Check stored cannas, dahlias, and gladiolus for rot and shriveling.  Cannas, and dahlias can be spritzed with water if they appear to be drying up, or you can add a few drops of water to wood shavings, sawdust, or peat moss and store them in this material to help them remain viable until spring.  Check gladiolus that are stored in the open air for signs of mold or decay.  Discard all corms that have black spots or gummy brown spots at the base.


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Cracking The Code...
Savvygardeners buying seeds from a catalog can be forgiven if they are confused by all the codes and abbreviations that accompany a seed packet.  These important notes differ with the plant and should be explained in good seed catalogs.  For example, here is an explanation of the abbreviations used to describe a tomato cultivar:

'Quick Pick' (F1) V FF N T A (I) 60 days

  • 'Quick Pick' = the cultivar name
  • (F1) = the plant is a first generation hybrid
  • V = resistant to Verticillium Wilt
  • FF = resistant to both strains of Fusarium Wilt
  • N = resistant to nematodes
  • T = resistant to Tobacco Mosaic Virus
  • A = resistant to Alternaria or Crown Wilt
  • (I) = an Indeterminate or vining growth pattern as opposed to a Determinate or bush habit.
  • 60 = this cultivar typically requires 60 days after transplanting to produce a crop. This is an approximate period that is influenced by local weather conditions.

Remember, these and other abbreviations will be listed and explained in good seed catalogs.  Take time to pay attention to them as they can be very important to the success of your garden crop!


Cutting Clematis...
It's time to prune certain types of clematis.  These can be a confusing group of plants to prune, since they are not all pruned the same way.  Most large-flowered varieties bloom in mid-June on short stems from the previous season's growth and often again in late summer on new growth. Prune them in February or March by removing dead and weak stems, then cut back the remaining stems to the topmost pair of large, plump green buds.  This cut could be six inches to 18 inches from the stem tips.  Varieties in this group include:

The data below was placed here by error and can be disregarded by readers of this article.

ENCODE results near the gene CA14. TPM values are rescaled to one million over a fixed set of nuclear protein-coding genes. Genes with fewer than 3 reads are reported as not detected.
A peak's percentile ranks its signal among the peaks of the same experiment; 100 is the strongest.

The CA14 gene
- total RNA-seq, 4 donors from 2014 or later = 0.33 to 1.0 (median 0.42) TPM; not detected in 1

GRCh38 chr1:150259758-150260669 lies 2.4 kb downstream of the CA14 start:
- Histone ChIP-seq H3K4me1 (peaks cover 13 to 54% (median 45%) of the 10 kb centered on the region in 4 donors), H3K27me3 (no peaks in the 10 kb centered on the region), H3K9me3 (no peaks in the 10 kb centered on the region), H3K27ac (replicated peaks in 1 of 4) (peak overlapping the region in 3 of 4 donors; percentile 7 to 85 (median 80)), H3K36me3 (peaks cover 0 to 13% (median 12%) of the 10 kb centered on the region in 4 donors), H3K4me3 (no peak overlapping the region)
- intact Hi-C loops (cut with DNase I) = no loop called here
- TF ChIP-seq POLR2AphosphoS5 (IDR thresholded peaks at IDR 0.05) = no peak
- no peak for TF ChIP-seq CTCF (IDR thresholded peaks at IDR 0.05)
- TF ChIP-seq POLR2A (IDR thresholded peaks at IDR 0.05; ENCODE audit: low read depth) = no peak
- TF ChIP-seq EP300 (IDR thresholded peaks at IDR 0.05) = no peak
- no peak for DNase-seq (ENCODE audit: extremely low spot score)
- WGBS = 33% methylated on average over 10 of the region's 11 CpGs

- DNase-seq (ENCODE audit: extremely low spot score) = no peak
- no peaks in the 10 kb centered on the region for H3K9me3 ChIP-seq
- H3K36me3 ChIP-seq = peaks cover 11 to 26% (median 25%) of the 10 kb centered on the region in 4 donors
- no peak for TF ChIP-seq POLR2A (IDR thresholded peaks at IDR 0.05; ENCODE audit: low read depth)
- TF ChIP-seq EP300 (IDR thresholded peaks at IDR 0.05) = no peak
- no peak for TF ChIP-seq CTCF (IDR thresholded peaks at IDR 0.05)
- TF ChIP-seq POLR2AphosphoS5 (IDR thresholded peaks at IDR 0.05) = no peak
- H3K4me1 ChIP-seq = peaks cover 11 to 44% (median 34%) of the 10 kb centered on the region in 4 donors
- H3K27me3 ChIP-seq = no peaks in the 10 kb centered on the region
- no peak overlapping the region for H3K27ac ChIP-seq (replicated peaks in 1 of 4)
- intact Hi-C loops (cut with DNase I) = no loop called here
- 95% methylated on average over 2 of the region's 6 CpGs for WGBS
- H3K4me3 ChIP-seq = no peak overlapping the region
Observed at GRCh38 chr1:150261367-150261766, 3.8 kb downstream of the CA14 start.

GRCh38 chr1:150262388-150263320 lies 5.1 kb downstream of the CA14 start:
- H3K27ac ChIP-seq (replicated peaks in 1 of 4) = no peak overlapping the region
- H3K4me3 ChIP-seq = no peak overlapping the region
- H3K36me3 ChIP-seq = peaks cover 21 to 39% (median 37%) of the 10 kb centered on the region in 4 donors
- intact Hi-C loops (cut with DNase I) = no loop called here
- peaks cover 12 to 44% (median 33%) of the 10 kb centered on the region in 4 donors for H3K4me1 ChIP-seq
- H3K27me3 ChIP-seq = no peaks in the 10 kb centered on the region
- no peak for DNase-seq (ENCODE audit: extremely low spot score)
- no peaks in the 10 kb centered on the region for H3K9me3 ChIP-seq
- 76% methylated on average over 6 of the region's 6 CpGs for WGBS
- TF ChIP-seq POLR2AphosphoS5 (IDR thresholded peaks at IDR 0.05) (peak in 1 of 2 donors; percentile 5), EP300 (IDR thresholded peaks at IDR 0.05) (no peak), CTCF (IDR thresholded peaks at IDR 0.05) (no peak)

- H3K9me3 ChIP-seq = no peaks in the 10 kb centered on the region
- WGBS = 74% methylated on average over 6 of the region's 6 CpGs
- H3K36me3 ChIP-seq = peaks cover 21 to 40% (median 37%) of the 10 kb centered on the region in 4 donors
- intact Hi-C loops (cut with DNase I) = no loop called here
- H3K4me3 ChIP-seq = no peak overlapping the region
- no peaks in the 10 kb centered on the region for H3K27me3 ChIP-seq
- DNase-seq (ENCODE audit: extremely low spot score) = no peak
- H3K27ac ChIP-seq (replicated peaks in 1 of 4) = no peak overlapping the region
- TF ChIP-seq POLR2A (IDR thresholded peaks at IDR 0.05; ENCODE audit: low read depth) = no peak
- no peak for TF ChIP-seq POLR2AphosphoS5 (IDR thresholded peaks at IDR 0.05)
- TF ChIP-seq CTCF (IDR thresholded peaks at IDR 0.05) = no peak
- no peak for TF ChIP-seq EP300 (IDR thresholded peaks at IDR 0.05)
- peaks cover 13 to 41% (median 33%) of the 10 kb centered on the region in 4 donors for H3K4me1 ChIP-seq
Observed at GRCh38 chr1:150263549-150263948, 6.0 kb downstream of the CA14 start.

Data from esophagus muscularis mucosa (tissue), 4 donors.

Nelly Moser Duchess of Edinburgh Henryi
Miss Bateman Mrs. Cholmondeley Elsa Spaeth
Lasurstern Dr. Ruppel General Sikorski

Fungus Gnats...
Fungus gnats are small insects (1/8 to 1/10 inch long) that are common in moist high-organic matter houseplant soils. Though the adults are mosquito-like in appearance, they do not bother humans or pets. It is actually the larvae or maggots that can injure plants by feeding on the roots. Symptoms include sudden wilting, loss of vigor, poor growth or yellowing of leaves. Use of sterile media and avoiding overwatering can help prevent infestations. Existing infestations can be controlled with pyrethrins such as bifenthrin (Ortho Rose & Flower Insect Killer) or Bacillus thuringiensis v. israelensis (Gnatrol).


Trees For Birds...
If bird feeding has been a favorite activity this winter, order trees and shrubs that provide cover and small fruits for your feathered friends. Consider species such as crabapple, hawthorn, holly, dogwood, and pyracantha that can help lure hungry birds from cultivated fruits, if planted on the opposite side of the yard.


"Late February days; and now at least,
Might you have thought that
Winter's Woe was past;
So fair the sky was and so soft the air."

~ William Morris